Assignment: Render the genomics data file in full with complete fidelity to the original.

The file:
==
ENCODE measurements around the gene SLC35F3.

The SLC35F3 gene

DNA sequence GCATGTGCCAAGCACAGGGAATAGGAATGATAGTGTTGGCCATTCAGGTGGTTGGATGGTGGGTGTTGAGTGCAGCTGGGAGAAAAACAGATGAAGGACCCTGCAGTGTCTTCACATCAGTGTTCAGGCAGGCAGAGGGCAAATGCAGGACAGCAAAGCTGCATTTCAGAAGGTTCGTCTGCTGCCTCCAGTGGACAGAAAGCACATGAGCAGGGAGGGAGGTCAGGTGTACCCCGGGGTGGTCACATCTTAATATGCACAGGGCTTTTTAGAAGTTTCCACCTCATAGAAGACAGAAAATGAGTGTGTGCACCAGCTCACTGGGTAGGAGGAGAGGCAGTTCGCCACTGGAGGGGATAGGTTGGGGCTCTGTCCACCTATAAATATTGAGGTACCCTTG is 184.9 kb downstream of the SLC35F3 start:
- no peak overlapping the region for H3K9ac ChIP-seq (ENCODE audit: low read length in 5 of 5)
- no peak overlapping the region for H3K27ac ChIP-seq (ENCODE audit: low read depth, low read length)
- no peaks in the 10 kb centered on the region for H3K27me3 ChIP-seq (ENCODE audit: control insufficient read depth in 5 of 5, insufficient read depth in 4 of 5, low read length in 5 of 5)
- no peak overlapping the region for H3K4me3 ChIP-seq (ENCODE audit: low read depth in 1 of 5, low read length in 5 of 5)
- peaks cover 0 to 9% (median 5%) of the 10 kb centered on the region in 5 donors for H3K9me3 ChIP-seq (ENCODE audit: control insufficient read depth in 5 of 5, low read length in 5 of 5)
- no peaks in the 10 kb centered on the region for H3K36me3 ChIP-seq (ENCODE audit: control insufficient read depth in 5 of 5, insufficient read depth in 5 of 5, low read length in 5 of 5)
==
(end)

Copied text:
ENCODE measurements around the gene SLC35F3.

The SLC35F3 gene

DNA sequence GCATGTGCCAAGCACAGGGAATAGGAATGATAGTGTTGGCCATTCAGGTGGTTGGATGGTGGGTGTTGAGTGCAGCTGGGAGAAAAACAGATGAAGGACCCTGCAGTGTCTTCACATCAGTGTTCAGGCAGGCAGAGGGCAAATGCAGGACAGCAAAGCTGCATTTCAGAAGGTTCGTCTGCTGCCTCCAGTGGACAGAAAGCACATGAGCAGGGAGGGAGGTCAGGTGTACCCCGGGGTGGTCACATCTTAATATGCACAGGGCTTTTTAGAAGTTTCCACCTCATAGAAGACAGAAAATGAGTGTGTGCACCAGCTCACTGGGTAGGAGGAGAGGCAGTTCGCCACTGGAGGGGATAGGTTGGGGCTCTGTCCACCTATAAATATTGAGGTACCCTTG is 184.9 kb downstream of the SLC35F3 start:
- no peak overlapping the region for H3K9ac ChIP-seq (ENCODE audit: low read length in 5 of 5)
- no peak overlapping the region for H3K27ac ChIP-seq (ENCODE audit: low read depth, low read length)
- no peaks in the 10 kb centered on the region for H3K27me3 ChIP-seq (ENCODE audit: control insufficient read depth in 5 of 5, insufficient read depth in 4 of 5, low read length in 5 of 5)
- no peak overlapping the region for H3K4me3 ChIP-seq (ENCODE audit: low read depth in 1 of 5, low read length in 5 of 5)
- peaks cover 0 to 9% (median 5%) of the 10 kb centered on the region in 5 donors for H3K9me3 ChIP-seq (ENCODE audit: control insufficient read depth in 5 of 5, low read length in 5 of 5)
- no peaks in the 10 kb centered on the region for H3K36me3 ChIP-seq (ENCODE audit: control insufficient read depth in 5 of 5, insufficient read depth in 5 of 5, low read length in 5 of 5)